While I was browsing for another Olympic-themed column idea (as promised last week) one story particularly caught my eye: a Reuters piece by Kate Kelland headlined (in the Regina LeaderPost, at least) “Scientists skeptical as Olympic athletes get all taped up.”
It caught my eye, not because it had a picture of female beach volleyball players in bikinis attached to it (honest!), but because I had seen, on the backs of some of the synchronized divers a few days ago, these weird pieces of colored tape…and I had no idea what they were.
Turns out they’re Kinesio tape, and it’s not new, as I has assumed: in fact, it’s been around since the 1970s, which is when it was developed by Dr. Kenzo Kase, a Japanese chiropractor and acupuncturist. However, its popularity has soared as more and more elite athletes have begun using it. (A donation of 50,000 rolls to Olympic athletes in the 2008 games in Beijing no doubt helped.)
According to the Kinesio company website, Dr. Kase developed the tape, which has a texture and elasticity close to that of living human skin, because he found standard taping techniques too restrictive for his patients. Specifically, the website claims, Kinesio tape can be used to “re-educate the neuromuscular system, reduce pain, optimize performance, prevent injury, and promote improved circulation and healing.”
Apparently it can only do those things if applied properly, though, which is why Kinesio taping is taught through a special training course. In Britain alone, the Reuters story notes, there are currently 4,000 people trained in Kinesio taping.
So, it’s popular, it’s becoming ubiquitous, and elite athletes swear by it. But does it actually, you know, work?
According to Kelland, there has been little rigorous scientific research on Kinesio tape, but the handful of papers that have been published indicate its ability to relieve pain or improve muscle strength is actually limited.
A review of all the scientific research on the tape thus far, published in Sports Medicine journal in February, found “little quality evidence to support the use of Kinesio tape over other types of elastic taping in the management or prevention of sports injuries.”
The company responds to that by saying that research hasn’t simply caught up with the benefits users are reporting. And lots of users there are. For example, Ilka Semmler of the German beach volleyball team was sporting pink strips of tape on her buttocks in the photo accompanying the Reuters piece (the one that had nothing to do with why this story caught my eye).
Swedish handball player Johanna Wiberg wears blue tape from knee to groin. British sprinter Dwain Chambers has been known to wear it in a Union Jack design. And then there were those divers that first made me wonder about the tape: they mostly wore it in pink, in two strips on the small of the back.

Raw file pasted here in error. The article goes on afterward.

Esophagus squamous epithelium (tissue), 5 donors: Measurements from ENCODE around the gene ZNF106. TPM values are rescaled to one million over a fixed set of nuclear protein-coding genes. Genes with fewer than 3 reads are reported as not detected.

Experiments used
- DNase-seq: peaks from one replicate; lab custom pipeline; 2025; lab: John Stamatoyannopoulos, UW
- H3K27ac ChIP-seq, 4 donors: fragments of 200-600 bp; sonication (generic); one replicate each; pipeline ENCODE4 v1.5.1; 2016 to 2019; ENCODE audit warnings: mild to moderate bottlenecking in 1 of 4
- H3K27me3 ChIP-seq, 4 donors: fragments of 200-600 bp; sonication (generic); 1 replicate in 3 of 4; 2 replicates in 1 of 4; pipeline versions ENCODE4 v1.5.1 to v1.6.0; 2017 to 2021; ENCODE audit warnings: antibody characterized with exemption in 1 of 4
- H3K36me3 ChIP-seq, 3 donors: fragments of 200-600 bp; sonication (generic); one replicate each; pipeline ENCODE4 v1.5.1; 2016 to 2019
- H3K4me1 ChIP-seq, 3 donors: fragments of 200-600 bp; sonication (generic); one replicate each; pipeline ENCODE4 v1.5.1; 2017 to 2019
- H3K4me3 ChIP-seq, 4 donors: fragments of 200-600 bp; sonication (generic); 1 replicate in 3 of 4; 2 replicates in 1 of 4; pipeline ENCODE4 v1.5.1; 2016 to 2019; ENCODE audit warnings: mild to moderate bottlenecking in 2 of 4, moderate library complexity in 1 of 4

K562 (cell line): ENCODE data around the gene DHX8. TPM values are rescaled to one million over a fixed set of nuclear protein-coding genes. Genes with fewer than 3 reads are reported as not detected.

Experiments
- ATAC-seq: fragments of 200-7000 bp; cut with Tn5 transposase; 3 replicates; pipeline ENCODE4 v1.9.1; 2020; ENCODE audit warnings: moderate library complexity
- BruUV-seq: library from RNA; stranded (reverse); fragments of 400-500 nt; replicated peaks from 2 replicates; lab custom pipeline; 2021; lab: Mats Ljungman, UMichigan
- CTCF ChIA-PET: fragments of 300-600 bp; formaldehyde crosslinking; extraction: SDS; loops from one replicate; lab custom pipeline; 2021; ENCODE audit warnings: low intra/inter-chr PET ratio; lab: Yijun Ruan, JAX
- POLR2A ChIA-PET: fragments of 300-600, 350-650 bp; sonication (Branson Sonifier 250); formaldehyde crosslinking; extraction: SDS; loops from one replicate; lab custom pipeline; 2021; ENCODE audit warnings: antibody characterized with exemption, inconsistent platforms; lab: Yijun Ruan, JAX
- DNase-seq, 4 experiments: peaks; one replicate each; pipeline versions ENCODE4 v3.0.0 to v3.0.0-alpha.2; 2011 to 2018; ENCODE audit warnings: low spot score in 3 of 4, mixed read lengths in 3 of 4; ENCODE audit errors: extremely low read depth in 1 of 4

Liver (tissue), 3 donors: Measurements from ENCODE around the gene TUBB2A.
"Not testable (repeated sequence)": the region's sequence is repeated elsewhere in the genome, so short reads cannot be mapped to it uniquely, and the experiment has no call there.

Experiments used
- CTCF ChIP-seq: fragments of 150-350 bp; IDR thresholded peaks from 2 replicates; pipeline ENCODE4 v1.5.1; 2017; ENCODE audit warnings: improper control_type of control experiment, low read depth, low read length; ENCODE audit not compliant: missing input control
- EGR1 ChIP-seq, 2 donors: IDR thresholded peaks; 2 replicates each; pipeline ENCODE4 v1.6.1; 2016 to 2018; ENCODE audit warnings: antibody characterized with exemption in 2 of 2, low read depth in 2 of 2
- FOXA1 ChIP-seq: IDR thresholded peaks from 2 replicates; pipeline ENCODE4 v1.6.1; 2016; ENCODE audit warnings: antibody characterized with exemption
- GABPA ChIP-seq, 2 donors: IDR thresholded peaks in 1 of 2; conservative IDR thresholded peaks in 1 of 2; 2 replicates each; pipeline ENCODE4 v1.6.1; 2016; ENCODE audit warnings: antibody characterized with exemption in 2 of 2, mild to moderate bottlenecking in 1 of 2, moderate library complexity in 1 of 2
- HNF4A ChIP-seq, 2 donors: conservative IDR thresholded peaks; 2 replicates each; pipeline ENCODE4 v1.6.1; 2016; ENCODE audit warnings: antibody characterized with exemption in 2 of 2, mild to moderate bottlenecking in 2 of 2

The reason some scientists question the tape’s efficacy is the reason us skeptical types always question stuff like this: they’re not convinced by the underlying mechanism, which in this case is the supposed “lifting” ability of tape applied to the skin to enhance the performance of muscles deep inside the body.
Steve Harridge, a professor of human and applied physicology at King’s College London, is quoted in the Reuters article as saying, “It may be a fashion accessory, and it may just be one of those fads that come along from time to time, but to my knowledge there’s no firm scientific evidence to suggest it will enhance muscle performance.”
But both he and John Brewer, a professor of sports science at Britain’s University of Bedfordshire, who is also quoted in the article and is equally doubtful about the tape’s claims, say in effect that it doesn’t matter what they think: what matters is what the athletes think.
Like people in drug trials who find their symptoms improve even though they’re actually taking sugar pills, an effective placebo in elite athletics “could make all the difference between success and failure.”
So don’t laugh too much at those weird pieces of tape. Scientifically, they may not really be doing what the athlete thinks they’re doing…but if the athlete thinks they are doing it, then maybe, in fact, they are.
I’m glad I could clear that up.
(The photo: Brazil’s Juliana spikes the ball as Germany’s Ilka Semmler (L) blocks it during their women’s preliminary round beach volleyball match at the London 2012 Olympic Games at Horse Guards Parade July 30, 2012. – Marcelo Del Pozo, REUTERS.)